Whenever I go out for lunch, Subway is nearly always my default choice. I go because the food is delicious, the service is fast, the location is convenient, and there's enough vegetables that I'm deluding myself that a Steak and Cheese Footlong is healthy.
Meanwhile, I can barely remember the last time I went to McDonalds. (NYSE:MCD) I know the food is unhealthy, so I tend to avoid it. I find there to be a lingering aftertaste after I eat there also, so I tend to shell out a little extra for a burger at Five Guys. I'd glad to pay the $2-$4 difference in price for what I perceive to be a much better product. Plus, Five Guys gives you free peanuts while you wait!
I obviously don't think you should base your investment ideas on my restaurant habits, but are my habits part of an overall trend that can influence investors? Let's look at McDonald's.
My biggest concern is the menu. McDonald's started off with just nine menu items when they opened in 1940, and have since expanded to over 145 different items. Plans are in place to trim the number of items on the menu, but these changes will be minor. McDonald's is trying to appeal to every segment of the consumer market, but isn't doing it very well. Salads are less than 3% of their total sales. Both Wendy's (NASDAQ:WEN) and Taco Bell, part of Yum! Brands (NYSE:YUM), have released new hit products (the pretzel burger and Doritos Tacos, respectively) in exactly the category McDonald's has been diversifying out of.
Or, to quote Richard Adams, a restaurant franchise consultant, "it's gotten to the point where the operation has kind of broken down and that's all a symptom of the complication of the menu. They can't make the food fast enough." Richard is completely right, and customers are suffering. They spend, on average, over 3 minutes in the drive-thru, compared to 130 seconds at Wendy's and 150 seconds at Taco Bell.
While McDonald's doesn't need to abandon healthy stuff completely, I think more effort needs to be put on the core menu items. Consumers are increasingly telling the company their competitors have better hamburgers.
McDonald's is also messing with one of the only reasons why consumers pick them, by adjusting the dollar menu, pushing prices upwards. While dollar menu sales only made up 15% of the total mix, cheap items are effective for driving foot traffic. It's no wonder McDonald's reported such weak sales in October.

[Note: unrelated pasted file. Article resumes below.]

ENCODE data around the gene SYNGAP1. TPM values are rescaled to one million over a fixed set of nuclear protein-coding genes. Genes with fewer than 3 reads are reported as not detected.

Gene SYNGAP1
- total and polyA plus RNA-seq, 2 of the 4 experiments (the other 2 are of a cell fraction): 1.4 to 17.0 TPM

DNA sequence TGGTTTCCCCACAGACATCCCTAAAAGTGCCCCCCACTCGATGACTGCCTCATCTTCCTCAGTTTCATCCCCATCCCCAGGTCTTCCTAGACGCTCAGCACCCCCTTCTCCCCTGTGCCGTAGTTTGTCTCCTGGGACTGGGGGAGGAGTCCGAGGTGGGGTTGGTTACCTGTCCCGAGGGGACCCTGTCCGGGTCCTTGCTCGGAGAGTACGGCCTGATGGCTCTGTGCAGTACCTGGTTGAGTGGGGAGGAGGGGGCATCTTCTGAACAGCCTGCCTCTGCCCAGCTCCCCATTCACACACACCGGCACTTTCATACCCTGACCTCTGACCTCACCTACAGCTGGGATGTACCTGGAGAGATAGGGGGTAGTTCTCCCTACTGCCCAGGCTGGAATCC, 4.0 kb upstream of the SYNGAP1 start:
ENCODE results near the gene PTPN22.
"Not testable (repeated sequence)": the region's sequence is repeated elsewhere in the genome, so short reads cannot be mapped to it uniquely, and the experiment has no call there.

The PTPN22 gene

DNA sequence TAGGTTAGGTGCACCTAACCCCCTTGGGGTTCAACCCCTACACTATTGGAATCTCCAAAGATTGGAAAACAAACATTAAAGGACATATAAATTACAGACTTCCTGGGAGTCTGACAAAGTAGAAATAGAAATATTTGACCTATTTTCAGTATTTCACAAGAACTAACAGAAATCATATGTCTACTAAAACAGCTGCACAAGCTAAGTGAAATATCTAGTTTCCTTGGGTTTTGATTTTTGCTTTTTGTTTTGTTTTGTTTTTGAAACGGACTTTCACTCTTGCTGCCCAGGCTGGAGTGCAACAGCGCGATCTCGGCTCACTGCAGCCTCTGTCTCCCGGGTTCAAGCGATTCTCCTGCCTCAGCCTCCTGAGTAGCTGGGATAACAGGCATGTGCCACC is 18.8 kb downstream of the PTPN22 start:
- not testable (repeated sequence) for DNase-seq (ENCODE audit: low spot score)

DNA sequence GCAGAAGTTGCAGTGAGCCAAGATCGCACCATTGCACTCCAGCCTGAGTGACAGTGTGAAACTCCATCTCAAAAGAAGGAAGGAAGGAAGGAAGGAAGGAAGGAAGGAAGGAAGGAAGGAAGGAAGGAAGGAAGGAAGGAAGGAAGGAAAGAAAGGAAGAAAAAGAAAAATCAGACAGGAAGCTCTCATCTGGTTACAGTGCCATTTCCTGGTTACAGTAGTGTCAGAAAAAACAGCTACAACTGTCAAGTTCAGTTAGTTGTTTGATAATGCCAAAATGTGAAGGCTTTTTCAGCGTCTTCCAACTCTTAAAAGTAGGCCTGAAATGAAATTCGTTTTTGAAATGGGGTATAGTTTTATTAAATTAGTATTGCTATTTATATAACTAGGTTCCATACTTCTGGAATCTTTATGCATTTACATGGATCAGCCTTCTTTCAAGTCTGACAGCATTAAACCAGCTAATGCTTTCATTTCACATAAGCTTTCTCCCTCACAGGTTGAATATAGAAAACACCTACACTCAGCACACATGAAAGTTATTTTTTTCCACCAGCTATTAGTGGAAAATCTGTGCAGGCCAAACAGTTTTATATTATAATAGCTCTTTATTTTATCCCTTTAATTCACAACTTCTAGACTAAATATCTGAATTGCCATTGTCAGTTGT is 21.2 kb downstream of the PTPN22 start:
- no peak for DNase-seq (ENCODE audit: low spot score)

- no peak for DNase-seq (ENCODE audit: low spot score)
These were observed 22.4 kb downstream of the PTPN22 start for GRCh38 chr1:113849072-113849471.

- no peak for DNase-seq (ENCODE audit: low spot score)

Additionally, McDonald's is starting to suffer from the Wal-Mart (NYSE:WMT) effect, where consumers start to avoid the company because of poor wages paid to employees. McDonald's simply can't afford to pay more, so this isn't going away. All the company can hope for is for the uproar to die down.
Based on the first three quarters of results for 2013 (already reported) and analyst's estimates for Q4, McDonald's is on pace to grow 2013 revenues to $28.14B, a paltry 2% revenue growth YOY. Earnings are on pace to increase some 4%. The company currently trades at a P/E ratio of 17.5, a little rich for a company with such weak growth.
According to the 2012 annual report, McDonald's bought back $2.61B in stock during the year, while issuing an additional $2.28B in debt. While McDonald's debt isn't a concern at this point, I would like to see the company suspend share buybacks and focus on paying down the $13.5B debt.
McDonald's management knows they cater primarily to dividend growth investors now, since growth investors will migrate to other names with higher sales growth. The dividend has grown from $2.05/share in 2009 to $3.12 for 2013, a CAGR of 11%. The payout ratio has crept up from 49% in 2009 to 56% (projected) in 2013, which still leaves the company plenty of room to grow their dividend. This should also provide price stability if we enter a overall bear market.
Overall, McDonald's is a world class company trading at a somewhat frothy price. Revenue growth is going to be difficult as the company deals with stale products and the overall tepid world economy, especially Europe. At this point I'd rate the company a weak hold, and I'd encourage investors to take profits if they're sitting on a large gain.
Disclosure: I have no positions in any stocks mentioned, and no plans to initiate any positions within the next 72 hours. I wrote this article myself, and it expresses my own opinions. I am not receiving compensation for it (other than from Seeking Alpha). I have no business relationship with any company whose stock is mentioned in this article.